Business aviation’s Orlando showcase

Textron Aviation's display starred the prototype Citation Longitude, still in its green and blue primer and sporting a large nose probe.

Textron Aviation's display starred the prototype Citation Longitude, still in its green and blue primer and sporting a large nose probe.

The 2016 edition of NBAA’s Business Aviation Convention and Exhibition (BACE), this year held at Orlando, FL, was hailed as a major success by the Show’s organizers. Large crowds visited the static aircraft exhibition – and there were some significant news announcements.

NBAA’s annual event is ranked as the sixth largest trade show in North America and is now so large that only two venues, Orlando and Las Vegas, have the capacity to house the 1,100 exhibitors. There was a fair degree of optimism from exhibitors and attendees, but the forecasters were not quite so sure.

Honeywell’s influential Global Business Aviation Outlook shows the industry still struggles to increase the momentum of new aircraft orders. They see deliveries of 8,600 new business jets in the next decade worth $255 billion – but this is around 7% less than their assessment a year ago. 2017 deliveries are expected to be a little lower than 2016 but, downstream, there should be a pick-up to annual growth of 3 to 4% as a number of important new models start delivery. The main demand will come from North America and Asia-Pacific, but the Latin American market will remain soggy. 57% of sales will be big cabin aircraft with the balance evenly shared by midsize and small cabin types.

Headline spot among the aircraft manufacturers went to Cirrus with award of the approved Type Certificate for the Vision SF50 personal jet. Visitors were able to sample a fully equipped Vision at the static display and in December Cirrus will deliver the first of 600 aircraft which are on order. The Vision is priced at $1.9 million and Cirrus says it will have an operating cost of $600 per hour.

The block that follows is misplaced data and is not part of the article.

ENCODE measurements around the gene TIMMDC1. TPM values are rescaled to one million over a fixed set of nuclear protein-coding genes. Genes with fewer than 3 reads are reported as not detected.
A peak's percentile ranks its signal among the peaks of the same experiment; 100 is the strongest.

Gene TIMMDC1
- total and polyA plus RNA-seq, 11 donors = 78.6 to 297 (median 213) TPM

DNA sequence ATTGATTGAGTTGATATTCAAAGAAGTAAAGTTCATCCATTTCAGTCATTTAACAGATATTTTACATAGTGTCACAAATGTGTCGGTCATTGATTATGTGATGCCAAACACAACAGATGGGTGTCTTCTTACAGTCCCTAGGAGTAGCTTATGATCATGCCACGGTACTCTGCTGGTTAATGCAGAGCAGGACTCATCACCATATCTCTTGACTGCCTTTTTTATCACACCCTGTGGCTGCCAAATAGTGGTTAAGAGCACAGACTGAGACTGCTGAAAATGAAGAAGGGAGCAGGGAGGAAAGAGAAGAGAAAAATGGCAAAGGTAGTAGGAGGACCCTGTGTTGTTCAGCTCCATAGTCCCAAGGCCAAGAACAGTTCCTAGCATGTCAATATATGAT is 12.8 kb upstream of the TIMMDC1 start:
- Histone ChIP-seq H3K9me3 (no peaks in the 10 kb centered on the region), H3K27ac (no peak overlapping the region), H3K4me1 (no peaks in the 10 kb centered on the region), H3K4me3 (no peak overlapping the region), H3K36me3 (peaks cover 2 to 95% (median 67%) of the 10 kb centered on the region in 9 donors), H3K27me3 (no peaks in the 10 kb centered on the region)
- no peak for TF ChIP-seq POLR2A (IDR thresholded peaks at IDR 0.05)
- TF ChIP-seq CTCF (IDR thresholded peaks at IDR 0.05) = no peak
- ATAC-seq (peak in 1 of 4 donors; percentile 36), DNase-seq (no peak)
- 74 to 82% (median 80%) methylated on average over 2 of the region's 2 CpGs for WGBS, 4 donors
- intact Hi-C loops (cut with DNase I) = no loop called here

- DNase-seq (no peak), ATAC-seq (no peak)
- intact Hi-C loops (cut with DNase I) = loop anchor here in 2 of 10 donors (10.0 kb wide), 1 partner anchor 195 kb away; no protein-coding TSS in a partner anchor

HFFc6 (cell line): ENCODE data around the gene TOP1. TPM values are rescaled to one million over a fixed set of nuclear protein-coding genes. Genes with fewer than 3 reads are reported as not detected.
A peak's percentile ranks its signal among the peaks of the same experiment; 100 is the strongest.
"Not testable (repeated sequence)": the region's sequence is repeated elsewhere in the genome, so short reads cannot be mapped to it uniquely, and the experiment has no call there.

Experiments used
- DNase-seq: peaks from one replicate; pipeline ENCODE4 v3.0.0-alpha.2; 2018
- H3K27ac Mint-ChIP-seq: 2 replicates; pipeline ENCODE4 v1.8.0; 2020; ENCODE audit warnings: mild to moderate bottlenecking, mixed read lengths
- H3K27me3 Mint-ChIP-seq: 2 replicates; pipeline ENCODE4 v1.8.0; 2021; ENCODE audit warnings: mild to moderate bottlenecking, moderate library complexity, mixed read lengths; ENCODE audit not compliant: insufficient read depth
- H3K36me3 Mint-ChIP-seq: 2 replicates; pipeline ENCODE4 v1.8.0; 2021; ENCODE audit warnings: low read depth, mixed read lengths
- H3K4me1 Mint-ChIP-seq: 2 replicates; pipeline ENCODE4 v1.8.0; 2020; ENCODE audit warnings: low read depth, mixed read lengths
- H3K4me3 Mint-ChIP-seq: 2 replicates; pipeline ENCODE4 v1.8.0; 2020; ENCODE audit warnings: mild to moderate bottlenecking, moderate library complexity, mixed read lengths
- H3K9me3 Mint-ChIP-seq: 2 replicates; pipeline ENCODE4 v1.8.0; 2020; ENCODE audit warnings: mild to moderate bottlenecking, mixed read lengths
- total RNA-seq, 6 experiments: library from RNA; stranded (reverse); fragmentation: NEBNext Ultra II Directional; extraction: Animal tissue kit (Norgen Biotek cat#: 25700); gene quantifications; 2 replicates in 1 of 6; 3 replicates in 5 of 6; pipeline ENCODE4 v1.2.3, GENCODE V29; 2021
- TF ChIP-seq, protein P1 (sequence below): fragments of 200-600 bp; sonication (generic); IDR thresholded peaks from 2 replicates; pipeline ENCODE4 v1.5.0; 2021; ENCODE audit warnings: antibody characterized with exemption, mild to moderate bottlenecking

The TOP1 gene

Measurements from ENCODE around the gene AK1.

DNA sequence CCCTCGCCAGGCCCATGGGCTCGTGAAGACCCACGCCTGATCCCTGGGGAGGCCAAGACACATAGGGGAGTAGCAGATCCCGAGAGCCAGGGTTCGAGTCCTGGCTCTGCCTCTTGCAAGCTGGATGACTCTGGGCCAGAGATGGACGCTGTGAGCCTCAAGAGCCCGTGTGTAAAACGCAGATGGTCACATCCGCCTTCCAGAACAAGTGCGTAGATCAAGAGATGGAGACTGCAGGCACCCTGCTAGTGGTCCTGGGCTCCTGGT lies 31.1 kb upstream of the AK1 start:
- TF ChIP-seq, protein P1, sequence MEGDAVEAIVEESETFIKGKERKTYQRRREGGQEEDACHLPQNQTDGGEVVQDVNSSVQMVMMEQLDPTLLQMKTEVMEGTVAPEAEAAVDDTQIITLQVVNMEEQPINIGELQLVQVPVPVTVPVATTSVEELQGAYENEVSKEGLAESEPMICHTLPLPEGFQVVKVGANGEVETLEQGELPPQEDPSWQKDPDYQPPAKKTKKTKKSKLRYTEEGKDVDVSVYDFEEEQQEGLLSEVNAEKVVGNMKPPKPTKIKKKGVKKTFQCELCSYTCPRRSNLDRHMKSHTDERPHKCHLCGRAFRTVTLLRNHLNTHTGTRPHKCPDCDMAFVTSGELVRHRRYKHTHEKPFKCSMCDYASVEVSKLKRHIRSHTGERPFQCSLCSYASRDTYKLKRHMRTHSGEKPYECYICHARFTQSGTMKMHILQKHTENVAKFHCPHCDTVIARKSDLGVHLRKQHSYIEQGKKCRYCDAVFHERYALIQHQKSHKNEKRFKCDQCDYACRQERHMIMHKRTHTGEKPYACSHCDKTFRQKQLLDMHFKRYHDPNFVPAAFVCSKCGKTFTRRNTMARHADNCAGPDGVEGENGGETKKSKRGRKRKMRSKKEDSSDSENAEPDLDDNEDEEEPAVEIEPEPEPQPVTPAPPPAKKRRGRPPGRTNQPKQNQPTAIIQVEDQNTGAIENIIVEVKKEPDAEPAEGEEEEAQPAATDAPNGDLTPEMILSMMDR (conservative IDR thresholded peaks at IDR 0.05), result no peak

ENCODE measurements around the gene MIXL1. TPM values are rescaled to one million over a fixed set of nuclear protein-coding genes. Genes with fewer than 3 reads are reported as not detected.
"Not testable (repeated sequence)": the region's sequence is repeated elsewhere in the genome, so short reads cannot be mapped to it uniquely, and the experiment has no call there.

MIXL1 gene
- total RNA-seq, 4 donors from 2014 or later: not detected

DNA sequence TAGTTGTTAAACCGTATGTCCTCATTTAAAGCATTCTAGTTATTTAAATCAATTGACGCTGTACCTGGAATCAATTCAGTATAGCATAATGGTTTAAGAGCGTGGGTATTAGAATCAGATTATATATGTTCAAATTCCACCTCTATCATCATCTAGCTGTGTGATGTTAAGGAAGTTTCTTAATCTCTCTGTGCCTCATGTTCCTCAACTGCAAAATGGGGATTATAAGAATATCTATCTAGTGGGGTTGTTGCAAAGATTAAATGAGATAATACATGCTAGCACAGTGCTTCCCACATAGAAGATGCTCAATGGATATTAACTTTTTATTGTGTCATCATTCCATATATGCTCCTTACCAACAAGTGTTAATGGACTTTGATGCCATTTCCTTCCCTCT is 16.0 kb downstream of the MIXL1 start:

Textron Aviation’s display starred the prototype Citation Longitude, still in its green and blue primer and sporting a large nose probe. It was announced that the Longitude will have 100 nm more range than predicted (at 3,500 nm) and the full fuel payload will rise to 1,600 lbs. For the future the Citation Hemisphere, which will top the Cessna range, will be a 4,500 nm aircraft and a cabin mock-up showed its elegant three-zones and Honeywell Primus Epic cockpit. In a surprise announcement, it was disclosed that the Hemisphere will be powered by Safran’s Silvercrest engines whose slowed development has delayed the first flight of Dassault’s Falcon 5X. However, Safran say they are in sight of resolving the problems and Dassault is targeting 2020 for the ‘5X entering service. Dassault also let slip that it has another bizjet in the works!

Bombardier, who showed a full line of jets, are in the middle of taxi tests for the Global 7000 with first flight imminent as the show closed. Making its debut was Nextant’s G90XT enhanced King Air and another model making its first NBAA appearance was the Pilatus PC-24, taking a brief break from its US test program. According to Pilatus CEO, Markus Bucher, launch customer, Plane Sense will receive its first unit at the end of 2017.

To round off the news, Gulfstream reported that G500 testing is ahead of schedule and first deliveries will be made by the end of 2017 and the first G600 is expected to fly before the end of this year. And, finally, Embraer fielded its full range and showed the extended ranged Legacy 650E, the enhanced Phenom 100 EV, which features the new Prodigy Touch flight deck, and the Legacy 450 and 500, now with head up display and the E2VS enhanced vision system.

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